Coaching Youth Softball – Working with the Body, Not Against It

They say that…

..the day you stop learning you die.

..coaches who stop going to clinics and courses and always seeking better ways of doing things should retire.

…all the most successful people in society are lifelong learners and never stop learning.

Well, since I am not anywhere close to dying or retiring and that I want to be successful, I decided to spend the weekend learning more about softball hitting and pitching with some of the greatest minds of our sport.

I am currently attending the NFCA Coaches College 402 Course on advanced hitting and pitching in Portland, Oregon.

The instructors are Kirk Walker, Head Coach at Oregon State, Margie Wright, Head Coach at Fresno State, and Don Slaught, former MLB catcher, world-renowned hitting instructor, and owner of RighViewPro, the innovative hitting and pitching analysis software used extensively at the college level.

Today, they talked about numerous principles, concepts and techniques.

However, what struck me most was that both Kirk Walker and Don Slaught have a teaching philosophy similar to mine.

I am not talking about their hitting or pitching philosophy but rather how they like to instruct it.

They are both big believers in working with the body. What I mean by that is that they are believers in helping the athlete “feel” what they do rather than tell them flat out what to do.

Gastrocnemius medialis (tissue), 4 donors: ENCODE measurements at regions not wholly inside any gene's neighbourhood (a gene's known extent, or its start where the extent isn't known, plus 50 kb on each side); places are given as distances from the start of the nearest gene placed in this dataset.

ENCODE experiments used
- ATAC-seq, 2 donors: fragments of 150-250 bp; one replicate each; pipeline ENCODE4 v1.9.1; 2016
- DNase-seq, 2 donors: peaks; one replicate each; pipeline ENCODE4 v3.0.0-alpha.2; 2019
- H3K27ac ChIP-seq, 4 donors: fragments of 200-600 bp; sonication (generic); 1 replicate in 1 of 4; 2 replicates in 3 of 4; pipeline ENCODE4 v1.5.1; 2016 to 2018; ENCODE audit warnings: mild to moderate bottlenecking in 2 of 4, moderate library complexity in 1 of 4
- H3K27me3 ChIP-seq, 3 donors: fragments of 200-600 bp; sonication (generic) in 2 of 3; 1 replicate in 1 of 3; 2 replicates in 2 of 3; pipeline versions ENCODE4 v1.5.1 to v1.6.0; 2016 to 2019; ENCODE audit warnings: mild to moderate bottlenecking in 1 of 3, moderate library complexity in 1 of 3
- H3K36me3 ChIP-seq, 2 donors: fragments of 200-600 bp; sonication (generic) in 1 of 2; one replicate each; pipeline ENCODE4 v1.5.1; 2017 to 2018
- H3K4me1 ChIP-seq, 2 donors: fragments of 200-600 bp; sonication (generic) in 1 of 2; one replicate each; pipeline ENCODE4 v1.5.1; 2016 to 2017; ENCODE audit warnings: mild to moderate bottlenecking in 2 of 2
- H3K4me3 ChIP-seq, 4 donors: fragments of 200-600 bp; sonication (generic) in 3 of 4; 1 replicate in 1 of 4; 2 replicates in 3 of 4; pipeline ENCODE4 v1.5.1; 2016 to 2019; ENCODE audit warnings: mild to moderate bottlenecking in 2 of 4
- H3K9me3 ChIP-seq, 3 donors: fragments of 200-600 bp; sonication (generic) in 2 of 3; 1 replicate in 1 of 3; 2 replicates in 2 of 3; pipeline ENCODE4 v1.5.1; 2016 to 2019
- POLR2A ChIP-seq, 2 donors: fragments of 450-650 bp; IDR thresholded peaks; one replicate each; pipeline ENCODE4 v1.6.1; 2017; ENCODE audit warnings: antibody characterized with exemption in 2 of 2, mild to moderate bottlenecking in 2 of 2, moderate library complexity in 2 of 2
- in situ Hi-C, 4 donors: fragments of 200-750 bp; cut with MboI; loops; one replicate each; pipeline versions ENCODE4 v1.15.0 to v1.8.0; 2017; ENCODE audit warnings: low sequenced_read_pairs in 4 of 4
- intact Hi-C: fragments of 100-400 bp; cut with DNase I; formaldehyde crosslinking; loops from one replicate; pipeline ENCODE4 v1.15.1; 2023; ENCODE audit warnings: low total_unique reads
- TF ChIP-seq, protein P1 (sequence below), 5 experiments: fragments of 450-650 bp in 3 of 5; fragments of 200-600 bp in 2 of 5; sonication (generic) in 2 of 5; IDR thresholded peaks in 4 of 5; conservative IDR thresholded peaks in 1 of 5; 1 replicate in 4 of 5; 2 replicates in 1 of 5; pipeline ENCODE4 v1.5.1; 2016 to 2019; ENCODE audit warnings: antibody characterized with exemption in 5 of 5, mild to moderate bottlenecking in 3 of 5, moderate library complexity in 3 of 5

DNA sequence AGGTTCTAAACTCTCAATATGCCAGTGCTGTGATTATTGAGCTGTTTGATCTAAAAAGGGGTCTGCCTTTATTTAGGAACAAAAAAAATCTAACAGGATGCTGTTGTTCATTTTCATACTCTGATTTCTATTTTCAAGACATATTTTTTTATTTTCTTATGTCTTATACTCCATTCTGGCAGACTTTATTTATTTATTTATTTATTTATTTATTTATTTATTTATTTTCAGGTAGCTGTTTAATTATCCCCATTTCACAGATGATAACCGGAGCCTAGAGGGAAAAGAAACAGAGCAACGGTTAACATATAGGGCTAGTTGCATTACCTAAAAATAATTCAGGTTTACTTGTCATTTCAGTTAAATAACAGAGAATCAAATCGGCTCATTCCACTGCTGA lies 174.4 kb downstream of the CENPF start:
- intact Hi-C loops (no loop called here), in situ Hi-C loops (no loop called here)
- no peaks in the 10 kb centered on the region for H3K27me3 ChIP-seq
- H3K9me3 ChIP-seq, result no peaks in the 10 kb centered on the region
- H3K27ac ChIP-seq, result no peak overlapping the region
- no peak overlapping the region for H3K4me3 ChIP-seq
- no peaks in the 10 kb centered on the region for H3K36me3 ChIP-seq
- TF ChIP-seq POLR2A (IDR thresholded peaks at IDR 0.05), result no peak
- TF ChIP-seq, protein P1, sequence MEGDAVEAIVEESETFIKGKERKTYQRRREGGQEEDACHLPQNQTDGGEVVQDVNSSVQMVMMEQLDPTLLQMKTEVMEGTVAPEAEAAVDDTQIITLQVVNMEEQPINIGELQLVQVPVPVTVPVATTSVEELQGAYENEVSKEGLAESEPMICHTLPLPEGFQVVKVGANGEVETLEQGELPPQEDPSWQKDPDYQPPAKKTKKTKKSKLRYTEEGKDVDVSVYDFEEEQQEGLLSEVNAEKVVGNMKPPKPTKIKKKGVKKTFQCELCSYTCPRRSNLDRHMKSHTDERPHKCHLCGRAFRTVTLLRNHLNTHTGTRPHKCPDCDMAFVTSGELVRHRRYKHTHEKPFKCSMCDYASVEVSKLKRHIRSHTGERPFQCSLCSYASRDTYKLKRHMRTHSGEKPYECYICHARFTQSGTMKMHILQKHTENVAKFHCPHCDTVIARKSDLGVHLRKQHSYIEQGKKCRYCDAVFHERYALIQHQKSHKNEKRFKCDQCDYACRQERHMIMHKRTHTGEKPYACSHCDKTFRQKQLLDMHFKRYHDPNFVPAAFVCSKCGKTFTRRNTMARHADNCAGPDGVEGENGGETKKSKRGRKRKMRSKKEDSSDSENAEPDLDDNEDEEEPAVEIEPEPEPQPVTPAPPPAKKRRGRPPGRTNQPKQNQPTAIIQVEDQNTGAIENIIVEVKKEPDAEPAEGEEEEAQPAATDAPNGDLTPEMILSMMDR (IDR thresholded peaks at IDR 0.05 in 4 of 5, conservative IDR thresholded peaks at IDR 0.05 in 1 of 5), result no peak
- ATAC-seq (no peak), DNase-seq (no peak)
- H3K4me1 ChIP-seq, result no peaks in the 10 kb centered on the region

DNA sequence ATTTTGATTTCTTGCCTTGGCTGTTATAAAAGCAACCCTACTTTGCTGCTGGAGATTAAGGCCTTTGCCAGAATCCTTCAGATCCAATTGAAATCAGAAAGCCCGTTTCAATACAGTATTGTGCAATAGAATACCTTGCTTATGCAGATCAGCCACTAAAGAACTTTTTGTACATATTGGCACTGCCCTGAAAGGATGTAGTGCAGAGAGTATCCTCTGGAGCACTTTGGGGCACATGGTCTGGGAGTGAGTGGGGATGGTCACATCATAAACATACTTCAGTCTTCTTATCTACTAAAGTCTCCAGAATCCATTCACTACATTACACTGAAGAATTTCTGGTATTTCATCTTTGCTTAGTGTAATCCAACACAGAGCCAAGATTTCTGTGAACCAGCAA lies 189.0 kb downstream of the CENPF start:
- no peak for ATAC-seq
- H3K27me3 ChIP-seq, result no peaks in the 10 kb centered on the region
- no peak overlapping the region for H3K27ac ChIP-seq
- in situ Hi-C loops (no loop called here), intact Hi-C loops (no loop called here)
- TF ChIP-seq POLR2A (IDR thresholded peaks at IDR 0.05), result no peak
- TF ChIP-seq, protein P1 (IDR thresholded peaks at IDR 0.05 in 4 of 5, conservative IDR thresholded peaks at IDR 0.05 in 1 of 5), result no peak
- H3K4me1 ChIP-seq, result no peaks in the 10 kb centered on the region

They believe in not saying too much (overloading athletes with technical information and breaking things down to the smallest details for no reason) but rather use only a few cues and drills that will help the athlete figure out how to do it and use corrective instruction and drills when it is required.

They believe in helping the body optimize what it does well naturally.

You see, the body naturally wants to use the most natural and efficient way of doing things.

If what you want to do is to generate a lot of explosive power to throw something, most of the time, the body, after trying it out for a bit, will figure out naturally the best and most efficient way to do it.

The problem today is that we put a lot of focus on very detailed and small technical elements that we somehow create robots who don’t look that smooth and natural in their execution.

Too much information can actually be counter productive. We have to be less “mechanical” and focus more on becoming more “natural”.

It should feel effortless. It should be flowing. It should be smooth and graceful.

So, do you work with your body or against it by working with too much technical information?

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